Friday, May 14, 2010

Xtracycle does big wheels

To help get you in the mood for the upcoming Cleveland Bicycle Week, I thought I'd show you what I'm currently riding for my commute to and from the shop.

I've had my Xtracycle Freeradical Longtail kit for about three years now, and this is fourth different bike frame it's been attached to. This time, I thought I'd see how I might be able to get it to work with 700C (instead of 26-inch) wheels, since I had a spare set of 700C touring wheels with no home. The frame was an old GT hybrid that we had sitting in the back of the shop, also waiting for a good home. I had to swap out the front fork for an inexpensive steel fork with disc brake mounts made by Dimension.

Xtracycle claims that the Freeradical is compatible with 700C wheels up to 37mm wide. What you can make work will vary from one tire manufacturer to another, and whether or not you plan to use fenders.

I had hoped to use my Panaracer T-Serv Messenger 700x35C tires, which are pretty fat, and actually measure more like 38mm wide. These ended up bumping into the front and back part of the Freeradical frame. I finally settled on a pair of Schwalbe Marathon 700x32C tires (that I originally got for my Surly Long Haul Trucker). These left just enough room in the frame, and enough room to use my Planet Bike Hardcore Hybrid fenders.

Xtracycle makes a 700C "lifter" kit that raises the height of the v-racks enough to give clearance for the SnapDeck over the top of the wheel. This kit looked to me like four bar end plugs, so I just found two pair of old bar end plugs, dropped them into the v-rack upright supports, and they do the trick just fine.

This machine is a true Frankenbike; in addition to the Freeradical and the old hybrid frame, it's a mish-mash of other spare parts I had laying around. The crankset is a Truvativ touring triple that came on the Diamondback Transporter that I rode to Guatemala.
The stopping power is provided by a pair of Shimano Deore mechanical disc brakes and matching levers. The shifting is provided by SRAM X.0 grip shifters, with a SRAM X.7 rear derailleur and an old Shimano STX front derailleur. To top it off, an Xtracycle requires about one-and-one-half lengths of standard chain; I just happened to have a section of Shimano chain and a section of SRAM chain, so I put them together with two SRAM Powerlinks. The whole setup works like a charm, proving that, to paraphrase Rodney King, "we all CAN just get along."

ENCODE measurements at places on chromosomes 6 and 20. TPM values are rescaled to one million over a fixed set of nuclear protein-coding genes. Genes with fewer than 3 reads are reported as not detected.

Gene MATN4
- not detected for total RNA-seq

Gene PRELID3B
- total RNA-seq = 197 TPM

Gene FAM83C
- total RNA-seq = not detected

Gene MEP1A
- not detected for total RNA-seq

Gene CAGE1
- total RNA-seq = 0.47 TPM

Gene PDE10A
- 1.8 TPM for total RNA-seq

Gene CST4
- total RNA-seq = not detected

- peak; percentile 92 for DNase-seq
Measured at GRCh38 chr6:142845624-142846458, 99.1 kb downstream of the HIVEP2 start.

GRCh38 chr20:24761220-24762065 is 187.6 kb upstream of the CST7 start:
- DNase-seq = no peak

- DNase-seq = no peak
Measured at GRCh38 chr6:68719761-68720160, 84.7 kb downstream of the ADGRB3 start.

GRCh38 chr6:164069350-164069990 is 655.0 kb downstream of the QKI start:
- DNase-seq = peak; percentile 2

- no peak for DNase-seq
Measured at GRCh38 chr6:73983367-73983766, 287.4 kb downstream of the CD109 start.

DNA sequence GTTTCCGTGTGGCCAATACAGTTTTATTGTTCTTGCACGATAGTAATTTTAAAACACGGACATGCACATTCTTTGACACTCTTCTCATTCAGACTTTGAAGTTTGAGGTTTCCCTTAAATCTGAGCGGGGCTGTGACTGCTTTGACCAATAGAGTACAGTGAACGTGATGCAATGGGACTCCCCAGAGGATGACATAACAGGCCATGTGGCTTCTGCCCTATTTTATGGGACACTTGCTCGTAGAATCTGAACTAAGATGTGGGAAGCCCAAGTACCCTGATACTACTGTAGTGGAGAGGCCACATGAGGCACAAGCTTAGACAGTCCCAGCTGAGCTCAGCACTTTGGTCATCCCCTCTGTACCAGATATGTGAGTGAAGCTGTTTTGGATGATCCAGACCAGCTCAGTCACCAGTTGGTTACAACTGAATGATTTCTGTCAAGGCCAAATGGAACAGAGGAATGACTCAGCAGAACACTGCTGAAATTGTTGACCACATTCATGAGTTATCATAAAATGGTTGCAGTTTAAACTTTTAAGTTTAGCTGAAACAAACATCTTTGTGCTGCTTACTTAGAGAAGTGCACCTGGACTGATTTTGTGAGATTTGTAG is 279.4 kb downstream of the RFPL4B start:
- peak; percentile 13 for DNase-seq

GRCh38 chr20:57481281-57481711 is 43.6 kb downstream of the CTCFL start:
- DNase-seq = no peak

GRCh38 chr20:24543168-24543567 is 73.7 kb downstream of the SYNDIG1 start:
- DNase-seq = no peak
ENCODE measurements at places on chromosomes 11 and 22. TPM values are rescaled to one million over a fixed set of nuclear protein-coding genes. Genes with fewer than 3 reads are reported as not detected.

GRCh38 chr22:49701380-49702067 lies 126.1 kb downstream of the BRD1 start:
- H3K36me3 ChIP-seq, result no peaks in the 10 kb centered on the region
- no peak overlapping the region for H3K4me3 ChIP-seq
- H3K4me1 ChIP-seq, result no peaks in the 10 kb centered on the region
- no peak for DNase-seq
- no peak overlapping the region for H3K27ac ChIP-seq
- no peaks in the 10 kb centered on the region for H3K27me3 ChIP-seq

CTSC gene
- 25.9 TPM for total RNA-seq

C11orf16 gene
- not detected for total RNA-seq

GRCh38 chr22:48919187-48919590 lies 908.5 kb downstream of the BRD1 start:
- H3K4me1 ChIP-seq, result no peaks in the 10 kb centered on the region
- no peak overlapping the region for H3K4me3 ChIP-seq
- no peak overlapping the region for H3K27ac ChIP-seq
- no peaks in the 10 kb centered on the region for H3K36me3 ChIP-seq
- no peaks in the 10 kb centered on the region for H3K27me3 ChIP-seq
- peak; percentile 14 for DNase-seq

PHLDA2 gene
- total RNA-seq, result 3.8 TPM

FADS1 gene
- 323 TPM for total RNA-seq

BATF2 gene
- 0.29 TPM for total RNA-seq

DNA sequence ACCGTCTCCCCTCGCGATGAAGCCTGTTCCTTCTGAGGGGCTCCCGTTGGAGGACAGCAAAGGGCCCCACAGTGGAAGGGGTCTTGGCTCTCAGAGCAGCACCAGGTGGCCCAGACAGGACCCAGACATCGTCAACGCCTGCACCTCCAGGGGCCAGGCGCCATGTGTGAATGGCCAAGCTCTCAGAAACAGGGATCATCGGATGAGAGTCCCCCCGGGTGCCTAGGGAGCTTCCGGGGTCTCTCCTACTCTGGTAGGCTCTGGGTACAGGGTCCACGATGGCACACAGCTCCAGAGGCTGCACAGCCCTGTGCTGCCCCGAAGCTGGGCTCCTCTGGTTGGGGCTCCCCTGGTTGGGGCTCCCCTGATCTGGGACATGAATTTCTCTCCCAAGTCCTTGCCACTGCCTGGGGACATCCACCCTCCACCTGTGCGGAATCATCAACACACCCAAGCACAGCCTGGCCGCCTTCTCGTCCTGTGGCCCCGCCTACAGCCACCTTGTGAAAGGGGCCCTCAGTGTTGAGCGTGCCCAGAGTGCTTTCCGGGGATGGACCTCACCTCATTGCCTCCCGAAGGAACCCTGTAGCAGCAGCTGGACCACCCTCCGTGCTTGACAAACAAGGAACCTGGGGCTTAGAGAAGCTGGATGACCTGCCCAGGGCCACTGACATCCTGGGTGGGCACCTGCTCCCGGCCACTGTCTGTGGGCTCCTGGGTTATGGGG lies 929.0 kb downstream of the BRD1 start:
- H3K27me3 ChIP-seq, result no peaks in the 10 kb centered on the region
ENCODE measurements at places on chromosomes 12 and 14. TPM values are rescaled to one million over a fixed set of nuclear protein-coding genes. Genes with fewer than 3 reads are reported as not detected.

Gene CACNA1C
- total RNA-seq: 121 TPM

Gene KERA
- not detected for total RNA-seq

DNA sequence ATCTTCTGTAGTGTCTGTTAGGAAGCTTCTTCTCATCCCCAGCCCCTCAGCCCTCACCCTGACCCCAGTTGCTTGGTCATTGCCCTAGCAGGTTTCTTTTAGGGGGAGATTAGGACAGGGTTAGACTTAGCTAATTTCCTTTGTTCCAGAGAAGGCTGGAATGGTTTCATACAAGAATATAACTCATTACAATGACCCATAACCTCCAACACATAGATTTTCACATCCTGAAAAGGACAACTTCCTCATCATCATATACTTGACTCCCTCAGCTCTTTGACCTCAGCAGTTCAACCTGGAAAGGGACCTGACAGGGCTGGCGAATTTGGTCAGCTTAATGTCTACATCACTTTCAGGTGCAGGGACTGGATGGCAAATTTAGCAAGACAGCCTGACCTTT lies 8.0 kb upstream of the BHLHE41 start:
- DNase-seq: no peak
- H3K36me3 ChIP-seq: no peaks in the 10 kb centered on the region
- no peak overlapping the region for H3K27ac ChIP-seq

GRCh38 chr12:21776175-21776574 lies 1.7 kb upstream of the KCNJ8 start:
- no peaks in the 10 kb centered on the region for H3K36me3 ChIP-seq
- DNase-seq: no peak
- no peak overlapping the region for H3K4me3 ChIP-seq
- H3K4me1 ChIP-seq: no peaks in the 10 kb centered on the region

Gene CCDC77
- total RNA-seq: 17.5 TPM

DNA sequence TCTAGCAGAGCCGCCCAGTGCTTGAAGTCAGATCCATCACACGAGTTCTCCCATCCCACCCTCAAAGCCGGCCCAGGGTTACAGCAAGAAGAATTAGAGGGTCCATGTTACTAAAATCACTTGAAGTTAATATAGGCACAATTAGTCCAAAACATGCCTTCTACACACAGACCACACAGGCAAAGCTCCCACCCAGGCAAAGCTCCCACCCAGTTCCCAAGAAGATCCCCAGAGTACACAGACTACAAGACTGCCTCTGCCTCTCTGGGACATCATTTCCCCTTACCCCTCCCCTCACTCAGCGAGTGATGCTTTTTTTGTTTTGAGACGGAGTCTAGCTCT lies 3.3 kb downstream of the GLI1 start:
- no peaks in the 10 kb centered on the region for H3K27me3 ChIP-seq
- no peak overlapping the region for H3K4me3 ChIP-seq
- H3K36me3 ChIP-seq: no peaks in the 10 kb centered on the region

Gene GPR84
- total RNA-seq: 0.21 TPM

The old GT frame used cantilever brakes; this setup doesn't provide the usual cable stops needed for modern v-brake/disc brake systems, so I added this bolt-on cable stop made by Problem Solvers:

Finally, because every bike needs a little Surly in it, the handlebar is a Surly Torsion 1x1 bar, given to me by Neal in our Rocky River store (Thanks, Neal!). Its 15-degree bend provides a comfortable grip, and the wide, flat shape leaves plenty of room for mounting all of my dorky accessories (Profile Design Brief Bar Ends, Joe-2-Go Coffee Cup Holder, Topeak Compact Handlebar Bag, CatEye Enduro 8 Cyclocomputer, and IncrediBell Brass Duet.

Rumor has it that Xtracycle is working on a full 29er-compatible version of the Freeradical; no word on availability date, but a prototype turned up at the Interbike Outdoor Demo last year (attached to a Surly Karate Monkey).


  1. Kevin,

    What are the advantages of the cable stop over (ummm...) zip ties?

    From the picture, I can't quite tell if you have housing running through the stop, or bare cable on one side and housing on the other (which wouldn't be possible with a zip tie).

  2. I probably would have just used cable ties, but I already had the cable stop left over from a previous special bike project (see last year's blog post about converting my Raleigh XXIX singlespeed to a geared touring bike). It's a more elegant solution, more like the way it's meant to work. There is housing from the brake lever to the front cable stop, then bare cable to the back (add-on) cable stop, then housing from there to the brake. If I had used full housing and zip ties, then there would have been an unused cable stop sitting there on the front of the top tube, which would have kept me up at night.

  3. This bike is pretty rad. I have to say, I'm a bit jealous Kevin.

  4. It is really interesting but I confess that I don't get it. If you were a tradesman of sorts needing to haul your hand tools with you to the job every day maybe; but, why not a swifter steed for most use and this or a trailer for occasions when you really need to haul stuff?

  5. Fatty: Thanks!

    bill: Well, your question of "why?" really harkens back to the old debate of a trailer vs. panniers for long-distance touring. I won't get into that here; just Google it and you'll get lots of multi-page bedtime reading. The Xtracycle just throws a third option into the mix.

    I've ridden with panniers, a trailer, and the Xtracycle, and there are specific situations where one is better than the others. I think the Xtracycle feels and handles better than a trailer, especially when loaded up with groceries or other heavy loads. A trailer is nice when you need to haul stuff, but also have the option to ride a regular bike, like if you're touring on a mountain bike and would like to ride singletrack once you reach your destination.

    One disadvantage I've experienced with both a trailer and the Xtracycle is that they make it more complicated if worse comes to worse and you need to hitch a ride--whoever's giving you a lift needs to have a vehicle with plenty of hauling space, whereas a regular bike with cargo racks can be accommodated in just about any car or truck.